Cloud computing has become a popular solution for organizations to house technology operations, software and data. It is perceived as more cost-effective than in-house solutions, reducing expenditures related to infrastructure, staff and software, while also being safer than traditional internal solutions. While management is responsible for making decisions about technology and its related costs, the board must be involved in the development of a cloud strategy, as potentially significant risks exist that could have dangerous consequences for the company.
Cloud solutions are an excellent option for many organizations, but some business processes simply may not be appropriate for the cloud due to risk and regulatory concerns. Some companies have suffered by migrating to the cloud too quickly, without fully understanding the risks involved. For those organizations that could benefit from cloud solutions, there is no one-size-fits-all answer, with a wide variety of options available in the marketplace. Therefore, the board should play an integral part in determining the most beneficial strategy for the security, privacy and regulatory needs of the company and avoiding unplanned costs.
Depending on the demands of the company, there are two distinct categories of cloud solutions: public and private. In the public cloud, applications and data are hosted for a wide variety of customers at once. This is the more cost-effective option, but it may not meet the needs of companies with complex security or regulatory responsibilities.
Larger organizations with more significant storage and compliance demands are prime candidates for private clouds. These dedicated storage solutions offer more control over data, access, auditing and reporting in a closed environment, but are significantly less cost-efficient. Another issue is that these solutions are sometimes tied to legacy systems and can inherit existing security concerns.
If cost were the sole consideration, the public cloud would be the optimal choice. However, management must be cognizant of regulatory, security and privacy concerns along with the financial aspect of cloud solutions. As widespread as cloud computing has become, there still may be situations where a company’s unique needs simply are not a fit for its inherent limitations. In their oversight role, board members must ensure that management is evaluating the potentially substantial risks that could be introduced to the company.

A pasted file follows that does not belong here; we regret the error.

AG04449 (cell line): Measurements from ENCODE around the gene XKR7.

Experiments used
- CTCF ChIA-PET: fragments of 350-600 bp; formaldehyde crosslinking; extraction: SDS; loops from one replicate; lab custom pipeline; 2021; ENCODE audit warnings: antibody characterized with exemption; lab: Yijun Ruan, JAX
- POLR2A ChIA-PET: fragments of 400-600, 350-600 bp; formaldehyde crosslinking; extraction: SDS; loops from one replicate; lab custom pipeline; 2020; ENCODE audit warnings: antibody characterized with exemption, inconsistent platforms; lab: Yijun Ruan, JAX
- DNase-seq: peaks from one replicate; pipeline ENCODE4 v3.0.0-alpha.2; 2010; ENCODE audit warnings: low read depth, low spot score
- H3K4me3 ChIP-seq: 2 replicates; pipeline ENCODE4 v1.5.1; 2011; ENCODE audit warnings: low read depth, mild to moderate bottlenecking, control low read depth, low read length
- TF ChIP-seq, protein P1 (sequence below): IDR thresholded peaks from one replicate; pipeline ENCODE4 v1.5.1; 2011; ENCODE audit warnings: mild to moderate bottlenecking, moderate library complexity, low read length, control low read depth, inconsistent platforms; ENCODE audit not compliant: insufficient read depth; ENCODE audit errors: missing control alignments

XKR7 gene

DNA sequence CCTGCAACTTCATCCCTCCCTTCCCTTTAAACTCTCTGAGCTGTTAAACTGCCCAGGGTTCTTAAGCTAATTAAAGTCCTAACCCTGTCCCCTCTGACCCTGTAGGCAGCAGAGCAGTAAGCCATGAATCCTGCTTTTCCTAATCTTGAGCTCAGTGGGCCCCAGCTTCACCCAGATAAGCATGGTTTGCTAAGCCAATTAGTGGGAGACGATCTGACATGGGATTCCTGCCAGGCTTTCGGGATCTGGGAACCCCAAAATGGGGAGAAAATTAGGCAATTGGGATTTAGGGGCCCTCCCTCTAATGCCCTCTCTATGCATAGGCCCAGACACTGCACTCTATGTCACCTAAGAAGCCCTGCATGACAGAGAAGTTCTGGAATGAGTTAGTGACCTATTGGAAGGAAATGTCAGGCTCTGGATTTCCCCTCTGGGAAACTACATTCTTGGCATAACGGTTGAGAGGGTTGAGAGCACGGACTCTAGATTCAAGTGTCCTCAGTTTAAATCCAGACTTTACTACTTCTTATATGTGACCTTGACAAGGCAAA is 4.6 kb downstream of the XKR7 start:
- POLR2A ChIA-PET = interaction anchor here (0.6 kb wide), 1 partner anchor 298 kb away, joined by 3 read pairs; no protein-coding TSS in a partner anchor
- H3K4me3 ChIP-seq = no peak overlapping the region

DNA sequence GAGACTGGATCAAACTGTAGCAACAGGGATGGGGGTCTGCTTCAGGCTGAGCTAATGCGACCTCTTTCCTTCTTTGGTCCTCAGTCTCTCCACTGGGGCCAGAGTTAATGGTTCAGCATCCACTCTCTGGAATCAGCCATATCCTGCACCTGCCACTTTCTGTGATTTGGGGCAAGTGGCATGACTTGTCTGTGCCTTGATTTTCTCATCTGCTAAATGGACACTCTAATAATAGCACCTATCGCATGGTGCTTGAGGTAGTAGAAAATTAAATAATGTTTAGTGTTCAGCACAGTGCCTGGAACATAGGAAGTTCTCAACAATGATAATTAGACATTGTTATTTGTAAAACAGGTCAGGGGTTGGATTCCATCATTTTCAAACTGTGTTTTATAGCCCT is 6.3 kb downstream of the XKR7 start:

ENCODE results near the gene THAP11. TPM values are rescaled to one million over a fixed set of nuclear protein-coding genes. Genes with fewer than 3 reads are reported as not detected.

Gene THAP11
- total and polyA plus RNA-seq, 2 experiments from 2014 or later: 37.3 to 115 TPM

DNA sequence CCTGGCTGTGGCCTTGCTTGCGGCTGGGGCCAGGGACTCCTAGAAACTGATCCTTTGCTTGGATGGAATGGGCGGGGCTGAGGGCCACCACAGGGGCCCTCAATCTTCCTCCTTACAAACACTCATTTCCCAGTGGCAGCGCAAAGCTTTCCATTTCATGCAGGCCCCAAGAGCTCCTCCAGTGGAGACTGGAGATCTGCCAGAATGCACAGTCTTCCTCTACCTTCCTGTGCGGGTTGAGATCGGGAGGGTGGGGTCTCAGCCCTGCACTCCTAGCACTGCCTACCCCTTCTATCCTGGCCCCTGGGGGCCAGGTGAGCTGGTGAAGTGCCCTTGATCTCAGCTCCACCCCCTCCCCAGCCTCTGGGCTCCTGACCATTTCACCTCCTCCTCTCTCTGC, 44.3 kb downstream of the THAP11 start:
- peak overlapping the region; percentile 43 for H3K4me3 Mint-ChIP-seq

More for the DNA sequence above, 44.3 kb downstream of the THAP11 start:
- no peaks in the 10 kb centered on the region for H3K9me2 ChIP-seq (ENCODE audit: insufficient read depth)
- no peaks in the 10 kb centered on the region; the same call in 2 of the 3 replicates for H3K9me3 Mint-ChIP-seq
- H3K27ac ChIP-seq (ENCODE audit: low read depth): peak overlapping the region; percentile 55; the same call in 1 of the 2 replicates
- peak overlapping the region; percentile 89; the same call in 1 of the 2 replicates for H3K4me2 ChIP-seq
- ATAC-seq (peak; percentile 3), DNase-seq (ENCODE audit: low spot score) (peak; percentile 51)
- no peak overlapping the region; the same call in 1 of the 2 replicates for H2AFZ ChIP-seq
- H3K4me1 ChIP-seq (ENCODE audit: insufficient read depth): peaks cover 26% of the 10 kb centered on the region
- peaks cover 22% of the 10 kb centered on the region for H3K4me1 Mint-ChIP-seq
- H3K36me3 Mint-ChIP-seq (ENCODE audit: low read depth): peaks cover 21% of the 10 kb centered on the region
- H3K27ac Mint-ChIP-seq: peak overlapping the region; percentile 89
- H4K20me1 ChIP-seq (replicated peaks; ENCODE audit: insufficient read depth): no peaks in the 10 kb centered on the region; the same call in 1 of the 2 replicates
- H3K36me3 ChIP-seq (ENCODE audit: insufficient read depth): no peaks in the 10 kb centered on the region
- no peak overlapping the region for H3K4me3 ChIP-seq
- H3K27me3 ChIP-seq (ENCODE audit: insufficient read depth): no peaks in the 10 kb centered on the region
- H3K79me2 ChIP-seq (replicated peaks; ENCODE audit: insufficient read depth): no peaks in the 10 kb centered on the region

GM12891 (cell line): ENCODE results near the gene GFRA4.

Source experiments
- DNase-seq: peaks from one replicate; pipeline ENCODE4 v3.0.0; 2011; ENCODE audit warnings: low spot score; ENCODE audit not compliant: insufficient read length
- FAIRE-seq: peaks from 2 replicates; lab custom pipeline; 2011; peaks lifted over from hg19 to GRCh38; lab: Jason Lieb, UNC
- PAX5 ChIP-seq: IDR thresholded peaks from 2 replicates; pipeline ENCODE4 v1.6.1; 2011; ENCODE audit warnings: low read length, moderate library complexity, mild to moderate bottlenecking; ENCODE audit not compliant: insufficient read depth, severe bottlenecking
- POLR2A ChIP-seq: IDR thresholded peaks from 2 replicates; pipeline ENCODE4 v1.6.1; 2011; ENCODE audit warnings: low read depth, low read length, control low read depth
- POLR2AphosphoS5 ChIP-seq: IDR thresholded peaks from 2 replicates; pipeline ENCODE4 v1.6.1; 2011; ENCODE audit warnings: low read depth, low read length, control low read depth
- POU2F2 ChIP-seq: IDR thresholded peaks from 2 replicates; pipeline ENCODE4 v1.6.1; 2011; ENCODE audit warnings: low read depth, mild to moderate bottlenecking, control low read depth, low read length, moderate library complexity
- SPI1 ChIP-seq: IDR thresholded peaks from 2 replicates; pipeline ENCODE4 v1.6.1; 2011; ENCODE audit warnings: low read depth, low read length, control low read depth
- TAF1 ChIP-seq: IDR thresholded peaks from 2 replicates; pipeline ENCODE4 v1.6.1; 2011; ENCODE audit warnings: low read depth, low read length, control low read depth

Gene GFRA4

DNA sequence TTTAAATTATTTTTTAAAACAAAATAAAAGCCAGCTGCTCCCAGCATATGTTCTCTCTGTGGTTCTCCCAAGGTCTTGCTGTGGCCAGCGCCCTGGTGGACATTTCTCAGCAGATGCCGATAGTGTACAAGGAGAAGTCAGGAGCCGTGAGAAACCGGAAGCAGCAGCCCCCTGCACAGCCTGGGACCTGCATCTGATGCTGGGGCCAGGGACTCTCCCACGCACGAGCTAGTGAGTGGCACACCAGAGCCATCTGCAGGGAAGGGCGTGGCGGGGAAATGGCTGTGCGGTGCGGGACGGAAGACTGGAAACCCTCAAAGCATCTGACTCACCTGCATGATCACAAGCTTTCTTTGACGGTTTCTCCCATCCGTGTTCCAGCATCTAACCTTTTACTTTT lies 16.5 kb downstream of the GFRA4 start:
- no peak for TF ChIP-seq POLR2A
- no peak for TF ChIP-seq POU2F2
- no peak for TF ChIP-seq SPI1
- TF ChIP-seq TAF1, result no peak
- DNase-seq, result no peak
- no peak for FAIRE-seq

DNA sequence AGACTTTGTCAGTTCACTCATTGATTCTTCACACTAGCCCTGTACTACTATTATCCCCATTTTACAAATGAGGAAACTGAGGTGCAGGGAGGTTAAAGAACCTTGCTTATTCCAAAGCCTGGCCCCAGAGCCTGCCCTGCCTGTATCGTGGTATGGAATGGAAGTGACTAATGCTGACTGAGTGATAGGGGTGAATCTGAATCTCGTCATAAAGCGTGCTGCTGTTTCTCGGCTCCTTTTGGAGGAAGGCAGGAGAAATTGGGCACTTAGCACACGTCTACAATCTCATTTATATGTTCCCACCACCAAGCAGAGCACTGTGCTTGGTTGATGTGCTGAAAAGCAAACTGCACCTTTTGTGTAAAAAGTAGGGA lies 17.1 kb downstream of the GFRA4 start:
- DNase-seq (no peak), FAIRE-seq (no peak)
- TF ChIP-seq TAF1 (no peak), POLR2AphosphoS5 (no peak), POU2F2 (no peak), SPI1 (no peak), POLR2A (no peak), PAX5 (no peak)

Security and Privacy
A critical factor for boards to understand when developing a cloud strategy is that the cloud is not always safer than an in-house system. The cloud comes with its own unique risks, and it may not be in the company’s best interest to trade one type of risk for another. While systems are technically more secure in a cloud environment, moving applications could create new regulatory and legal concerns. While clouds likely come with a higher level of security than legacy servers, as they become more popular they also become a more attractive target for hackers. The probability of an attack is relatively low, but even if only one is successful, the impact could be significant.
A host of IT compliance issues arise when a company decides to migrate to the cloud. These are often industry-specific regulatory issues, such as Payment Card Industry (PCI), Health Insurance Portability and Accountability Act (HIPAA) and Financial Industry Regulatory Authority (FINRA). Regulations that could impact cloud solutions are constantly changing, so it is advised that a company consult with qualified legal counsel and its internal audit functions prior to deploying a cloud strategy.
Normally, the board would not be concerned with budgeting, as this falls under the purview of management. However, board directors should exercise risk oversight to ask management about possible hidden costs, such as whether business processes will be disrupted by a potential cloud solution, and whether special audits or regulatory reviews could disturb normal operations. The board must ensure that these risks are being managed properly to avoid potential financial damage to the company resulting from a reduction in productivity or regulatory sanctions.
With the increasing popularity of cloud computing and the significant cost savings that can be realized, the risks that come along with these solutions are sometimes ignored. With the board’s role of due diligence and risk overseer, it is critical to ensure that management has taken these risk factors into account when evaluating which, if any, cloud solution is suitable for the organization.
Daimon Geopfert is the national leader for security and privacy consulting at McGladrey & Pullen, LLP. Contact him at email@example.com.